2. 2. Outline <ul><li>Introduction </li></ul><ul><li>Full-Custom design methodology </li></ul><ul><li>Why Is Placement and Routing important? </li></ul><ul><li>Types of placement techniques in full custom design </li></ul><ul><li>Routing </li></ul><ul><li>Routing options </li></ul><ul><li>Summary </li></ul>
    3. 3. Introduction Floor planning CTS Physical Design Partitioning Routing Placement Specification Architectural design Circuit design Physical design Test/Fabrication Logic design
    4. 4. Full-Custom Design Methodology <ul><li>Design of a chip from scratch </li></ul><ul><li>Engineers design some or all of the logic cells, circuits, and the chip layout specifically for a full-custom IC </li></ul><ul><li>Custom mask layers are created in order to fabricate a full-custom IC </li></ul><ul><li>Advantages: Complete flexibility, high degree of optimization in performance and area </li></ul><ul><li>Disadvantages: Large amount of design effort, cost escalation, time to market </li></ul>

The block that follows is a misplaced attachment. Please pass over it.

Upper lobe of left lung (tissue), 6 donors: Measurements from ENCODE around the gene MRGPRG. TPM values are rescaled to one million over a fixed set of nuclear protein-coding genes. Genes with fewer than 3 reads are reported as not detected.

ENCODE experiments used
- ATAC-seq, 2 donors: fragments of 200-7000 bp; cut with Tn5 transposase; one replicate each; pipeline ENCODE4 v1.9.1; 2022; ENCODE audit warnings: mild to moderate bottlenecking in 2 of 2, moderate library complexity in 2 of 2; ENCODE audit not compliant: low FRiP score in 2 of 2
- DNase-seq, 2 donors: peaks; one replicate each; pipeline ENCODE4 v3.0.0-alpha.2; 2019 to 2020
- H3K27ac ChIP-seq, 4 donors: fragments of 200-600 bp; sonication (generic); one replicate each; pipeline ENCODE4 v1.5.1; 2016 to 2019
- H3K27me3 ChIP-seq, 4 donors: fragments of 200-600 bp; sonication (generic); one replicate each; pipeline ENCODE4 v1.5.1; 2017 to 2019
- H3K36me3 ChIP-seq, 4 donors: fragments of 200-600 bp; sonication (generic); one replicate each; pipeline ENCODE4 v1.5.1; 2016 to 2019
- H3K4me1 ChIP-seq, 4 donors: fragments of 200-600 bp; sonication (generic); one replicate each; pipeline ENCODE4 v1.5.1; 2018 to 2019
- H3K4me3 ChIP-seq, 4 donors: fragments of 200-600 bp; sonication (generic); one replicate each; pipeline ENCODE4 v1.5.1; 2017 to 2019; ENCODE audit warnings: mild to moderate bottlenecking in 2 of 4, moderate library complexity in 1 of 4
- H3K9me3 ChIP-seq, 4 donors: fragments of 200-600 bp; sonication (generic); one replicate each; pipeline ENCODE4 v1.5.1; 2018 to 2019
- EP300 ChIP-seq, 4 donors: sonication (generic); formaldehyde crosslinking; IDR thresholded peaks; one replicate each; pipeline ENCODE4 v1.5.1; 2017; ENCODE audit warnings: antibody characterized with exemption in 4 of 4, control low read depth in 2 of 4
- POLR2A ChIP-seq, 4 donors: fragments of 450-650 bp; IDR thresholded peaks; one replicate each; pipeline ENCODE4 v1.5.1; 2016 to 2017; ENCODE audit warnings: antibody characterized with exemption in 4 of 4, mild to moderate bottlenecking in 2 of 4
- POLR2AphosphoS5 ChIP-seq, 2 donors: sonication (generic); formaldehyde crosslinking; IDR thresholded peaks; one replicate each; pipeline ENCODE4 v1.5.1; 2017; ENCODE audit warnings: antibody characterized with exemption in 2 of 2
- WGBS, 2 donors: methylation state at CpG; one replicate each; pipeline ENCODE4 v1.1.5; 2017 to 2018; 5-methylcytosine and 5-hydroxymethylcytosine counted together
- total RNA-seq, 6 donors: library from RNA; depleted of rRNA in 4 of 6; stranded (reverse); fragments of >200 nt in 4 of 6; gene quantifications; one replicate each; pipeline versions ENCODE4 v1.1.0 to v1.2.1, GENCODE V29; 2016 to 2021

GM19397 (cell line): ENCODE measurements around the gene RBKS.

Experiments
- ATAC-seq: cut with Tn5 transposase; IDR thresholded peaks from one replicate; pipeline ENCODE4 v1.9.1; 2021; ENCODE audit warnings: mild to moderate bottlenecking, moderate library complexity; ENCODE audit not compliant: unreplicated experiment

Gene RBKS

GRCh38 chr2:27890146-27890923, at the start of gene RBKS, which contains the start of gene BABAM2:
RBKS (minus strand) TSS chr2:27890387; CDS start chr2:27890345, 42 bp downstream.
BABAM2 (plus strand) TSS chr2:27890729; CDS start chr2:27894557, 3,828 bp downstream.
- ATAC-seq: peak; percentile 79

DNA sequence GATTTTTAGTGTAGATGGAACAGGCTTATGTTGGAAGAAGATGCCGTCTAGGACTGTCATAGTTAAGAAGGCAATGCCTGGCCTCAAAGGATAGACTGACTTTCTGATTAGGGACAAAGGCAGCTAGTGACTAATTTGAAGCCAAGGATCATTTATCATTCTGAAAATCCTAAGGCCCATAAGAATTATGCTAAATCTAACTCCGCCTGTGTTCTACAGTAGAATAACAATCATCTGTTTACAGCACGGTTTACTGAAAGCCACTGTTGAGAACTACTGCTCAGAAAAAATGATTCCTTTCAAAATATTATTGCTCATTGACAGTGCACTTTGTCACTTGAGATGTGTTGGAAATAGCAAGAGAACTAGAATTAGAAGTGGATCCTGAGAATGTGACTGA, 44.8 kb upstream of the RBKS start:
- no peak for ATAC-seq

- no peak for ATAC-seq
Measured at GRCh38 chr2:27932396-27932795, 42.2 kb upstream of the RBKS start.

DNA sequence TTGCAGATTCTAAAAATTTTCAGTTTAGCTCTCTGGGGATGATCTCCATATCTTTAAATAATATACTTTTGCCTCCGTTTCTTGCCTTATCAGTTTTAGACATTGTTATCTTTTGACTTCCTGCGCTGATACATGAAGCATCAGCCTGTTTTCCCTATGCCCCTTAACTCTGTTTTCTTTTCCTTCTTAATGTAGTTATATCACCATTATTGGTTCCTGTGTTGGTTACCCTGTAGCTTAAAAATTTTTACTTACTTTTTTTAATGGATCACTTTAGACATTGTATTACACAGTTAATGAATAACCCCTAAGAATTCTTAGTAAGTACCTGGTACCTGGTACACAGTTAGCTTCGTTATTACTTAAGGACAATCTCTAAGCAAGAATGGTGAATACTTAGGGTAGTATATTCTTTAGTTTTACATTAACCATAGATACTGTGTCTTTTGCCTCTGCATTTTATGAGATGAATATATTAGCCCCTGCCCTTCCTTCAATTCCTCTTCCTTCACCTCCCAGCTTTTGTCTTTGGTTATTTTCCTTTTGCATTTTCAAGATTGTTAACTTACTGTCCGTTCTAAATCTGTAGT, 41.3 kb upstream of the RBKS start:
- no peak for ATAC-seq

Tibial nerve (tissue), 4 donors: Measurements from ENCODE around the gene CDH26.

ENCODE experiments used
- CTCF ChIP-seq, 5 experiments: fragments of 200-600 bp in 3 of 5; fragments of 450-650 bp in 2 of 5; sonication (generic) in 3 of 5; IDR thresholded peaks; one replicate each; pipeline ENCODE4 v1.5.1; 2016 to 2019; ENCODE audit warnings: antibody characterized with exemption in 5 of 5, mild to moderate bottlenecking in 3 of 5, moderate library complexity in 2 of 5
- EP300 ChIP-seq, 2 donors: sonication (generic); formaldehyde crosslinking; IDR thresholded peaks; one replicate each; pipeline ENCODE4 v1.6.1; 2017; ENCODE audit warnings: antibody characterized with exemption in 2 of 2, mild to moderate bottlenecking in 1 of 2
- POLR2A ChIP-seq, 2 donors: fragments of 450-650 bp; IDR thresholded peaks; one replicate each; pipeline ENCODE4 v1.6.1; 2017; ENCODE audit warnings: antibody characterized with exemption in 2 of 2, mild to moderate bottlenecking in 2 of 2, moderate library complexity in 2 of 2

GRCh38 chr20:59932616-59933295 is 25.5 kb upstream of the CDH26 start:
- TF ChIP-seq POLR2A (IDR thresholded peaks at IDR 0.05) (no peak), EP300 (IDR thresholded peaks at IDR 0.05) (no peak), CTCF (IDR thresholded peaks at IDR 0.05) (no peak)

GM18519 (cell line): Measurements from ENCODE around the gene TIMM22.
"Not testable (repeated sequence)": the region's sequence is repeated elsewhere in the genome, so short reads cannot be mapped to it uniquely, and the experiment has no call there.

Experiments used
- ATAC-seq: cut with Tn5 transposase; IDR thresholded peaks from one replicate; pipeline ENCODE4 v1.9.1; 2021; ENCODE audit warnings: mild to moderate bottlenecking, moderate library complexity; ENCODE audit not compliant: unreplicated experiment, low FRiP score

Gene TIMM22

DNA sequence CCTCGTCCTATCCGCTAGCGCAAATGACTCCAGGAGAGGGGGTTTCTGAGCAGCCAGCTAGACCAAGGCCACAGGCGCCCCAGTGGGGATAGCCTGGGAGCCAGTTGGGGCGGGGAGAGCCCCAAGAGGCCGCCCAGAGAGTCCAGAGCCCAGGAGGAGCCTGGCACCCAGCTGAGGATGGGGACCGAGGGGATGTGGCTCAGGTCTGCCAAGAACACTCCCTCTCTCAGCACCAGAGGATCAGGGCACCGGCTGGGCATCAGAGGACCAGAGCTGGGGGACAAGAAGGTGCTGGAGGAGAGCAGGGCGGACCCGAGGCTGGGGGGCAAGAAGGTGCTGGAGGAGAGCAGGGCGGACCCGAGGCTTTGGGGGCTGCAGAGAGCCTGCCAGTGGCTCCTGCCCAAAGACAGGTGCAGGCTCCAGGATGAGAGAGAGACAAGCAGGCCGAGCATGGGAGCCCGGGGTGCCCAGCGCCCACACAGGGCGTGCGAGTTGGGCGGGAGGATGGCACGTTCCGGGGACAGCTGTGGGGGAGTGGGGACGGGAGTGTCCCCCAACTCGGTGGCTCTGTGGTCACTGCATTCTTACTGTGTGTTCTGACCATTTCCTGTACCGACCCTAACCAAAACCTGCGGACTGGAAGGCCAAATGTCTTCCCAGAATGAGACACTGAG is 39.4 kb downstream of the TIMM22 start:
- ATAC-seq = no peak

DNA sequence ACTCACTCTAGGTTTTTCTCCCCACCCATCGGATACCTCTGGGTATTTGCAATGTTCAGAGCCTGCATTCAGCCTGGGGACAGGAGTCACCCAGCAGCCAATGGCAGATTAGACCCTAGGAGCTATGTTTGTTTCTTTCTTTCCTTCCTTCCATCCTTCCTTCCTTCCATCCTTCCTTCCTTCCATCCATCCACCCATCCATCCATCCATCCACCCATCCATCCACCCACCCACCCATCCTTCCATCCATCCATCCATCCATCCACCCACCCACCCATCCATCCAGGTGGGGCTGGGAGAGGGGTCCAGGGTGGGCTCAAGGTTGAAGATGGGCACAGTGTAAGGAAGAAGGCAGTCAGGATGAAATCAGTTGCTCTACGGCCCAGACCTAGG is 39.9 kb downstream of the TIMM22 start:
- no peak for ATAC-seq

5. 5. Why Is Placement and Routing Important? <ul><li>The first phase in the VLSI design that determines the physical layout of a chip. </li></ul><ul><li>P&R is the first phase in VLSI design that determines the physical layout of a chip </li></ul><ul><li>Circuit Placement becomes very critical in today’s high performance VLSI design. </li></ul><ul><li>The quality of the attainable routing is highly determined by the placement. </li></ul><ul><li>The circuit delay, power dissipation and area are dominated by the interconnections made during routing. </li></ul>